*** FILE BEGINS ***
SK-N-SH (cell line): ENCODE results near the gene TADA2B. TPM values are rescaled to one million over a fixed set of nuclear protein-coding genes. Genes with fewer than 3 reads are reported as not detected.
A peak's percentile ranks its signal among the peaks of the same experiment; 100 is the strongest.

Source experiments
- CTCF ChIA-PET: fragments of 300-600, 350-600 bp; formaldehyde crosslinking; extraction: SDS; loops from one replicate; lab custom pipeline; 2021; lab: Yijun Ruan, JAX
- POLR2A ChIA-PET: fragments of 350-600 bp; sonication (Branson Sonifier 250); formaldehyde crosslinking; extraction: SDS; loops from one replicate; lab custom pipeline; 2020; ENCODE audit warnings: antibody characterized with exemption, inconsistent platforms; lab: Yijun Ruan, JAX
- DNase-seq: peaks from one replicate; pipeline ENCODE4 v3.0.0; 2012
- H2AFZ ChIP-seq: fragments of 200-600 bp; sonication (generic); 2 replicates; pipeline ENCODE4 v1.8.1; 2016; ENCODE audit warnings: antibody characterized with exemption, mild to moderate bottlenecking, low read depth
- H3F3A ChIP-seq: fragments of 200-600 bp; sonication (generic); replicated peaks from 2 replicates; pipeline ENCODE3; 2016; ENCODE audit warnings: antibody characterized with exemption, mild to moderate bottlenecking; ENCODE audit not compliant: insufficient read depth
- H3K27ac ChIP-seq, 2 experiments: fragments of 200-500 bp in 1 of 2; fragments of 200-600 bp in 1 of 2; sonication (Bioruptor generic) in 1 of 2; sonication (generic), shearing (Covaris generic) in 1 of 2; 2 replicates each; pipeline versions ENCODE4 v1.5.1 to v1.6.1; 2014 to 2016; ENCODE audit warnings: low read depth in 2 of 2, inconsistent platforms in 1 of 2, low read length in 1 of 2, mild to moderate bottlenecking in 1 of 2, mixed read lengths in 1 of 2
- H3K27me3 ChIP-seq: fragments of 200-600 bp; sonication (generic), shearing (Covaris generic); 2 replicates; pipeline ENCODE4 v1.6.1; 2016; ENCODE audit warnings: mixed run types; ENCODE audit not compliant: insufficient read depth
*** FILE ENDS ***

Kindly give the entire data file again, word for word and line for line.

SK-N-SH (cell line): ENCODE results near the gene TADA2B. TPM values are rescaled to one million over a fixed set of nuclear protein-coding genes. Genes with fewer than 3 reads are reported as not detected.
A peak's percentile ranks its signal among the peaks of the same experiment; 100 is the strongest.

Source experiments
- CTCF ChIA-PET: fragments of 300-600, 350-600 bp; formaldehyde crosslinking; extraction: SDS; loops from one replicate; lab custom pipeline; 2021; lab: Yijun Ruan, JAX
- POLR2A ChIA-PET: fragments of 350-600 bp; sonication (Branson Sonifier 250); formaldehyde crosslinking; extraction: SDS; loops from one replicate; lab custom pipeline; 2020; ENCODE audit warnings: antibody characterized with exemption, inconsistent platforms; lab: Yijun Ruan, JAX
- DNase-seq: peaks from one replicate; pipeline ENCODE4 v3.0.0; 2012
- H2AFZ ChIP-seq: fragments of 200-600 bp; sonication (generic); 2 replicates; pipeline ENCODE4 v1.8.1; 2016; ENCODE audit warnings: antibody characterized with exemption, mild to moderate bottlenecking, low read depth
- H3F3A ChIP-seq: fragments of 200-600 bp; sonication (generic); replicated peaks from 2 replicates; pipeline ENCODE3; 2016; ENCODE audit warnings: antibody characterized with exemption, mild to moderate bottlenecking; ENCODE audit not compliant: insufficient read depth
- H3K27ac ChIP-seq, 2 experiments: fragments of 200-500 bp in 1 of 2; fragments of 200-600 bp in 1 of 2; sonication (Bioruptor generic) in 1 of 2; sonication (generic), shearing (Covaris generic) in 1 of 2; 2 replicates each; pipeline versions ENCODE4 v1.5.1 to v1.6.1; 2014 to 2016; ENCODE audit warnings: low read depth in 2 of 2, inconsistent platforms in 1 of 2, low read length in 1 of 2, mild to moderate bottlenecking in 1 of 2, mixed read lengths in 1 of 2
- H3K27me3 ChIP-seq: fragments of 200-600 bp; sonication (generic), shearing (Covaris generic); 2 replicates; pipeline ENCODE4 v1.6.1; 2016; ENCODE audit warnings: mixed run types; ENCODE audit not compliant: insufficient read depth